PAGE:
2005

CORIOLANUS

The Shakespeare Conference: SHK 16.0352  Tuesday, 22 February 2005

From:           Harvey Roy Greenberg <This email address is being protected from spambots. You need JavaScript enabled to view it.>
Date:           Monday, 21 Feb 2005 19:05:02 EST
Subject: 16.0338 CORIOLANUS
Comment:        Re: SHK 16.0338 CORIOLANUS

Not a very good CORIOLANUS I am afraid. The subsidiary roles were
exchanged between actors and actresses of very little talent. The
Coriolanus lacked majesty, Volumnia was too nice by far, and in general
no one around was big enough for their respective roles.

Design terrible gray walls which were pounded on instead of music bah

In first half, as scenes unfolded, one person or another would
black-chalk onto one of the walls something apposite "Belly" etcetera.
  For reasons best known to the director, this conceit was absent in the
second half, which was certainly as chalkworthy as the first.

I haven't seen the play done often enough, and that's a shame. There was
a wild performance at the Public years ago, directed by Steven Berkoff,
that mad fellow. Christopher Walken played the big C, and was
extraordinary. The rest of the production as I recall was not up to his
level.

Heard the Burton version on tape, still have it, he is quite wonderful
that great speech about the absolute presumptuous 'shall'.....

Harvey Roy Greenberg MD

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BBC Radio Shakespeare

The Shakespeare Conference: SHK 16.0351  Tuesday, 22 February 2005

From:           Mike Jensen <This email address is being protected from spambots. You need JavaScript enabled to view it.>
Date:           Monday, 21 Feb 2005 13:26:52 -0800
Subject: 16.0320 BBC Radio Shakespeare
Comment:        RE: SHK 16.0320 BBC Radio Shakespeare

My thanks to those who answered both on-list and off. I have a follow-up
question. Who directed the BBC Radio Shakespeare productions of Antony
and Cleopatra (2002) and The Tempest (2001)? As before, answers to
This email address is being protected from spambots. You need JavaScript enabled to view it. will be most appreciated, but I shall also
check SHAKSPER in a few days.

All the best,
Mike Jensen

author site:
http://www.geocities.com/mikejensen16/michaelpjensen.html

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Was Shakespeare's Wife Literate?

The Shakespeare Conference: SHK 16.0349  Tuesday, 22 February 2005

From:           D Bloom <This email address is being protected from spambots. You need JavaScript enabled to view it.>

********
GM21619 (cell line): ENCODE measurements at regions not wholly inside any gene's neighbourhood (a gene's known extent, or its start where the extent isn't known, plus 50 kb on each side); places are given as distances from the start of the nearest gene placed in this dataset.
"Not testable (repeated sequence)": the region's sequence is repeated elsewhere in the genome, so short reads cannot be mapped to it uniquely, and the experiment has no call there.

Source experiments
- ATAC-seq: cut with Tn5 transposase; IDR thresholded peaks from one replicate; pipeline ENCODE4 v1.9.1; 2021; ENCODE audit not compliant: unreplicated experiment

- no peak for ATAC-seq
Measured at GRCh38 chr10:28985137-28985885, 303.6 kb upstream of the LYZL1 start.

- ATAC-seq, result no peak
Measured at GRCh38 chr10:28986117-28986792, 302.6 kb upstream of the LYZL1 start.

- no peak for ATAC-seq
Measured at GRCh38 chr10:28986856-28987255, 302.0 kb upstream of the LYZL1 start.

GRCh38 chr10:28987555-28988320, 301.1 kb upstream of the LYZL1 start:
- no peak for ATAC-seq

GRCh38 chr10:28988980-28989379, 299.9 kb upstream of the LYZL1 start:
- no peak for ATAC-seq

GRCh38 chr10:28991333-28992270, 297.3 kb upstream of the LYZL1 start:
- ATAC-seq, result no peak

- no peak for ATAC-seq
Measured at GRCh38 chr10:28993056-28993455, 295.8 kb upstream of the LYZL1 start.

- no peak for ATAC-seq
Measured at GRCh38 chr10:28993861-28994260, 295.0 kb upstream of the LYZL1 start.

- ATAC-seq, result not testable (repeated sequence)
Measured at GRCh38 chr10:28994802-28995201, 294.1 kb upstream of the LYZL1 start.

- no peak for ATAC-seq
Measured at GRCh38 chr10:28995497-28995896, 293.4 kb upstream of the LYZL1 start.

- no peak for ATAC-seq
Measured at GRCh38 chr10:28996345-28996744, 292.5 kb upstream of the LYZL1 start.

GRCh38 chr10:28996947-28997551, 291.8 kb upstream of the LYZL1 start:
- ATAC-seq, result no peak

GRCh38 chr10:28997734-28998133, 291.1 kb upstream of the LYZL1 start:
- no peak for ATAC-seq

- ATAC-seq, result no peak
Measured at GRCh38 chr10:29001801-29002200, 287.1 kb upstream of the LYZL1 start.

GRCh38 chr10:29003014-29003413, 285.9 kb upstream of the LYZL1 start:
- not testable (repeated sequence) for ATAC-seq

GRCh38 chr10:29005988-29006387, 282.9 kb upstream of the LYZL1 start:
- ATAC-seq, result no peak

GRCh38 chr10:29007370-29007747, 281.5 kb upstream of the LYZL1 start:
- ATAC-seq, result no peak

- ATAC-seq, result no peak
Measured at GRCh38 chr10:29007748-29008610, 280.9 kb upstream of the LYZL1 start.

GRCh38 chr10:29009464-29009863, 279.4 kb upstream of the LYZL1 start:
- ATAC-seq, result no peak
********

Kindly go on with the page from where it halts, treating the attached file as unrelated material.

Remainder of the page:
Date:           Monday, 21 Feb 2005 07:34:07 -0600
Subject: 16.0332 Was Shakespeare's Wife Literate?
Comment:        RE: SHK 16.0332 Was Shakespeare's Wife Literate?

Peter Bridgman reminds us that

 >When Ben Jonson was sent to Newgate on a murder charge after killing a
 >fellow actor in a duel, Jonson claimed benefit of clergy and "wiped away
 >his offences" by reading the neck verse.  His thumb was then branded
 >with a 'T', and he was free to go home.  The 'T' was for Tyburn, to
 >remind the lucky "cleric" that the benefit only worked once and next
 >time he would swing.

I heard somewhere long ago that Jonson was "burned with a cold iron."
That is, the brand that was held to his thumb was not heated and thus he
was not branded at all. (He was able to arrange this because of
political connections at court.) Does someone on the list know which was
the case, or at least, which is the most accepted version?

Cheers,
don

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Venetian Usury

The Shakespeare Conference: SHK 16.0350  Tuesday, 22 February 2005

[1]     From:   Peter Bridgman <This email address is being protected from spambots. You need JavaScript enabled to view it.>
        Date:   Monday, 21 Feb 2005 16:24:09 -0000
        Subj:   Re: SHK 16.0339 Venetian Usury

[2]     From:   Colin Cox <This email address is being protected from spambots. You need JavaScript enabled to view it.>
        Date:   Monday, 21 Feb 2005 09:02:29 -0800
        Subj:   Re: SHK 16.0339 Venetian Usury


[1]-----------------------------------------------------------------
From:           Peter Bridgman <This email address is being protected from spambots. You need JavaScript enabled to view it.>
Date:           Monday, 21 Feb 2005 16:24:09 -0000
Subject: 16.0339 Venetian Usury
Comment:        Re: SHK 16.0339 Venetian Usury

HR Greenberg writes ...

 >I've learned that usury was practiced by Christians in Shakespeare's
 >England.

Were they Calvinists, i.e. Presbyterians?  The reason I ask is that both